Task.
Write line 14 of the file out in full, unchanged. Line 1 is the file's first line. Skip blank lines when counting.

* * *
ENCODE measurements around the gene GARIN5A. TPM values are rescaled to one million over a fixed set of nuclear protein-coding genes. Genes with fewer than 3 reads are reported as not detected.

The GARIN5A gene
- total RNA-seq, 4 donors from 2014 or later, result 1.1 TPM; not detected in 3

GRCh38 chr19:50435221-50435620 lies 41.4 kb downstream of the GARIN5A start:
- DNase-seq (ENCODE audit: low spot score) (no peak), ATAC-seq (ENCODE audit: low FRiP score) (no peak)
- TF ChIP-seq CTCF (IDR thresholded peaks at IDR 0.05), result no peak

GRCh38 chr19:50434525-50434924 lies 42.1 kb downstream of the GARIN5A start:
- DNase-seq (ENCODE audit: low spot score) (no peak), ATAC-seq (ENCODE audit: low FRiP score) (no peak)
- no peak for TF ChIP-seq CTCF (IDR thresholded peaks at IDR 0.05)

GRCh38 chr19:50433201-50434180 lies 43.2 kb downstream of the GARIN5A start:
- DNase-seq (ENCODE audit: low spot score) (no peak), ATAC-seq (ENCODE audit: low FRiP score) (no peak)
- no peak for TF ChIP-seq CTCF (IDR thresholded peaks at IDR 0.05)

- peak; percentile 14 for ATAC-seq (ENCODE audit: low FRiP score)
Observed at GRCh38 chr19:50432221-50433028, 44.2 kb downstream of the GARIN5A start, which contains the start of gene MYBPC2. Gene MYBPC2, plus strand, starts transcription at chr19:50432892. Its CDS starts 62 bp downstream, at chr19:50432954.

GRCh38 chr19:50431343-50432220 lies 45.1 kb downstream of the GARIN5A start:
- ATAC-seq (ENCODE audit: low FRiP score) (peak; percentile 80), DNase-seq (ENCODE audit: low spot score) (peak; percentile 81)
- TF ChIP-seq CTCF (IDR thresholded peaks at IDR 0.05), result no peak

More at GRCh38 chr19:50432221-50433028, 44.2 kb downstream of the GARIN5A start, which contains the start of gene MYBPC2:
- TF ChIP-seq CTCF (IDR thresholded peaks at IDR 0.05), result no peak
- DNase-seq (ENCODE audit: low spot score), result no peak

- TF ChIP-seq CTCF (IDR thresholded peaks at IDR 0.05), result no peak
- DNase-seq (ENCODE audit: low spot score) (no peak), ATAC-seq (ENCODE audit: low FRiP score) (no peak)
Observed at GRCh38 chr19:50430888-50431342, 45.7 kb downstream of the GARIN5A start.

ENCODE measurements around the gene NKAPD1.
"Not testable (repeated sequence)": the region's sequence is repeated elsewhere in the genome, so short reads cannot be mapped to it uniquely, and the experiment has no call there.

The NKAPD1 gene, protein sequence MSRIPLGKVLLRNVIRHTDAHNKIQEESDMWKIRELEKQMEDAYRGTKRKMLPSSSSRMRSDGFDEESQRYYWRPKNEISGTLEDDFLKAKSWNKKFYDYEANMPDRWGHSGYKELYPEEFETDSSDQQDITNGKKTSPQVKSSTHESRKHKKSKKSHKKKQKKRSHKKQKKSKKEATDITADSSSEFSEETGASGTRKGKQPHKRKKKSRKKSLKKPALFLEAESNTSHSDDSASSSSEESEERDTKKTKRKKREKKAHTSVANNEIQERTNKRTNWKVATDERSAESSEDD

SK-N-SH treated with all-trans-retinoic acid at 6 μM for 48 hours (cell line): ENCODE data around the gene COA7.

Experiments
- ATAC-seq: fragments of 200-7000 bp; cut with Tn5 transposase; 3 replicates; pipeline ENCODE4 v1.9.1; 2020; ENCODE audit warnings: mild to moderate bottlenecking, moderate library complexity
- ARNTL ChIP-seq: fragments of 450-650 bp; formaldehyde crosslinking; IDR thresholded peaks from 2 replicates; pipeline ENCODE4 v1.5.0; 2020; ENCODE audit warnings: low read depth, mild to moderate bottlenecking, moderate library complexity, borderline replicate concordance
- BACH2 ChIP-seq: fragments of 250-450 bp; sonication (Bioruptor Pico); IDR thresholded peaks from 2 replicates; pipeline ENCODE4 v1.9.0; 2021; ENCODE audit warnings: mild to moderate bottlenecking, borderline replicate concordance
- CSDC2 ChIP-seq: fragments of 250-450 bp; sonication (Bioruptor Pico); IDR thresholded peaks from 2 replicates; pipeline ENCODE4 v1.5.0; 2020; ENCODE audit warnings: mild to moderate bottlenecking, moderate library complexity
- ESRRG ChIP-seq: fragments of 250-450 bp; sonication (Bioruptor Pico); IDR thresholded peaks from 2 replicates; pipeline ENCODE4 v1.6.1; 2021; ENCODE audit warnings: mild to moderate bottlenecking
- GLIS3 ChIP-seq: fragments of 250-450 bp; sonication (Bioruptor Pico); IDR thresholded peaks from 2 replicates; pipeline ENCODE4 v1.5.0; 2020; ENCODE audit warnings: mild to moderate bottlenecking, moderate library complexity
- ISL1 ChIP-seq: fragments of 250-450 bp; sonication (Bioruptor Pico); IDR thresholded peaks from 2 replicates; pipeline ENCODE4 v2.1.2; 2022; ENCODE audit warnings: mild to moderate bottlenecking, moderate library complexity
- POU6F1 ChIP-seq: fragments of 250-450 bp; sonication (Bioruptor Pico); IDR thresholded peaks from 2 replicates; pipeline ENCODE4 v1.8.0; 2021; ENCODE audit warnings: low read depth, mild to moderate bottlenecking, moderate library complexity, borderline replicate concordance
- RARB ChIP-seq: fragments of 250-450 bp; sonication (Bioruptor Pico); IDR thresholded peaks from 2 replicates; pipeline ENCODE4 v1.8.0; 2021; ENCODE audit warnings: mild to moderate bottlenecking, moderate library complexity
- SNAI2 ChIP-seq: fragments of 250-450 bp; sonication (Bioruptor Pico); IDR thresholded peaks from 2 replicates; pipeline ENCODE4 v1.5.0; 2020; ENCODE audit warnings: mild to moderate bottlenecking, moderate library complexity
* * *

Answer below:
Observed at GRCh38 chr19:50432221-50433028, 44.2 kb downstream of the GARIN5A start, which contains the start of gene MYBPC2. Gene MYBPC2, plus strand, starts transcription at chr19:50432892. Its CDS starts 62 bp downstream, at chr19:50432954.